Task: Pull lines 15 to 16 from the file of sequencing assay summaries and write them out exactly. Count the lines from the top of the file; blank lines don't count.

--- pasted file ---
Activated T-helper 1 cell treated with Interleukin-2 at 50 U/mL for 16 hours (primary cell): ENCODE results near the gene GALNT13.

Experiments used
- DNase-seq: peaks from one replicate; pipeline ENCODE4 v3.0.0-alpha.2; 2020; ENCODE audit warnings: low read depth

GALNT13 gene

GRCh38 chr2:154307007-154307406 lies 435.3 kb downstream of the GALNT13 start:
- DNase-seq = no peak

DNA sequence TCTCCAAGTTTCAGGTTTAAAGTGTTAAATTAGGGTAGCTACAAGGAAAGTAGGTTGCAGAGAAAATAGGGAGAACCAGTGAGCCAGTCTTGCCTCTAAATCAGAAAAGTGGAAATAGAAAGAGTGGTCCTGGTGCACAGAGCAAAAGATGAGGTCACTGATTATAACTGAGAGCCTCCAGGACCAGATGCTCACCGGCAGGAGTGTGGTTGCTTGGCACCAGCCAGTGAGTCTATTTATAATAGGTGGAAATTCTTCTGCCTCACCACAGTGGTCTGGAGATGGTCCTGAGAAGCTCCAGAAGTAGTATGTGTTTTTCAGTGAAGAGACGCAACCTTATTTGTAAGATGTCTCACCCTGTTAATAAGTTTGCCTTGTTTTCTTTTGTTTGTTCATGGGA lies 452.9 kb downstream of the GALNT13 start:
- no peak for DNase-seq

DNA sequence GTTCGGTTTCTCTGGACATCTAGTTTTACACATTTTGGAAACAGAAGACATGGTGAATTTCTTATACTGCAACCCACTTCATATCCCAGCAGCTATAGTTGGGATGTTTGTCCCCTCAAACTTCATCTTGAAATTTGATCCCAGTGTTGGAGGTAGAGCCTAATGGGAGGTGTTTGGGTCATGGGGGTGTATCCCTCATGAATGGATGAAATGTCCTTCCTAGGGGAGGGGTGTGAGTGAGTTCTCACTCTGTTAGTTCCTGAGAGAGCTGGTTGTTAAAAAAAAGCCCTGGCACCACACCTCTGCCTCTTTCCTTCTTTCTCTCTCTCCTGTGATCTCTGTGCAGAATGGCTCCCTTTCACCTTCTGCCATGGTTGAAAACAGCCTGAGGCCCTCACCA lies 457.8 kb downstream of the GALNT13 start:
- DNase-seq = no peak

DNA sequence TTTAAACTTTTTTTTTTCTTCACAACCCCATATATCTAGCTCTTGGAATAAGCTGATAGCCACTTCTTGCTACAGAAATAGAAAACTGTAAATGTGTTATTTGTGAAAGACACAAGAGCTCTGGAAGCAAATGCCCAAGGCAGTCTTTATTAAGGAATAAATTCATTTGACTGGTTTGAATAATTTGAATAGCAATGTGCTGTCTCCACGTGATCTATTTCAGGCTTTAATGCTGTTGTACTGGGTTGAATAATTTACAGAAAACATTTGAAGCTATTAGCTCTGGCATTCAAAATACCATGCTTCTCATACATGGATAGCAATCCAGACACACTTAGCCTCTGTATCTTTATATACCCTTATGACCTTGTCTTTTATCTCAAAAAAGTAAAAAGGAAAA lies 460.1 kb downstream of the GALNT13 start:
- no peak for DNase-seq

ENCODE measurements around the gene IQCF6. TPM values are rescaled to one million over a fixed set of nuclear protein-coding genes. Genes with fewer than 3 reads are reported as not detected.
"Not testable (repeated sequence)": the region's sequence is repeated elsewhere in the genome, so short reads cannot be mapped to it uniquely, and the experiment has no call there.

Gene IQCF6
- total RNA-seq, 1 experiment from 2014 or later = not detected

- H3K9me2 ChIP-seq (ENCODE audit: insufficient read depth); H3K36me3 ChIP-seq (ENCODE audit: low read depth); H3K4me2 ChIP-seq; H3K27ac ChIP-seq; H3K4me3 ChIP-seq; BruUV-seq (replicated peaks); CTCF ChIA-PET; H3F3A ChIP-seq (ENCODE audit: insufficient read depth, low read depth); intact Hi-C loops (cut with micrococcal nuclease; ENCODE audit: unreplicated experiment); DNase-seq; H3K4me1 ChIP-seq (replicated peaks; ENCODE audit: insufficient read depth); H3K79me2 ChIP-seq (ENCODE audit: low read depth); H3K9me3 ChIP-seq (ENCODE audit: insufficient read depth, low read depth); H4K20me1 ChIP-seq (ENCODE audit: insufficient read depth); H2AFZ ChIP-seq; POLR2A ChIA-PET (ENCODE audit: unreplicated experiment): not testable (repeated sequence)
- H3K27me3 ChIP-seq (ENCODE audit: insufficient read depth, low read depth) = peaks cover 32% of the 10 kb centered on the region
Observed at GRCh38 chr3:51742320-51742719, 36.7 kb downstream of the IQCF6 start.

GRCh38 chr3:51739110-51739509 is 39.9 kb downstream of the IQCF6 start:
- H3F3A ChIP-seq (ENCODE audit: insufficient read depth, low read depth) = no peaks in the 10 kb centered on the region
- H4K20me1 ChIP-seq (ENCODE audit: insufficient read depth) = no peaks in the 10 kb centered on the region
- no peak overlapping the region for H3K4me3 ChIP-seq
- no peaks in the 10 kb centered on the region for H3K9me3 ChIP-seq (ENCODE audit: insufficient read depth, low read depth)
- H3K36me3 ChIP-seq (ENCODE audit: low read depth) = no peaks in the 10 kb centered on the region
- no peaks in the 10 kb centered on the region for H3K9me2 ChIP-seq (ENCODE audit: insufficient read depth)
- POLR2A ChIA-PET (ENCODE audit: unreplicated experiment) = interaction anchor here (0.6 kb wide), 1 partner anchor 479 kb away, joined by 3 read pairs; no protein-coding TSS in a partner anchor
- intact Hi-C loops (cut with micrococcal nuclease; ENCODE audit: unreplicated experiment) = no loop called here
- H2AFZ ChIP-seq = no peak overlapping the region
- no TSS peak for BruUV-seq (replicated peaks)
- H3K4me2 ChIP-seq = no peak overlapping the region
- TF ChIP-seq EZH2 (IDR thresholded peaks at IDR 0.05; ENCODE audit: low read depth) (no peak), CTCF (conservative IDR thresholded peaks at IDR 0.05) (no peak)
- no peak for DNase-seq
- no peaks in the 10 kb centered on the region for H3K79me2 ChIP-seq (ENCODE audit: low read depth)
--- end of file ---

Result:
Gene IQCF6
- total RNA-seq, 1 experiment from 2014 or later = not detected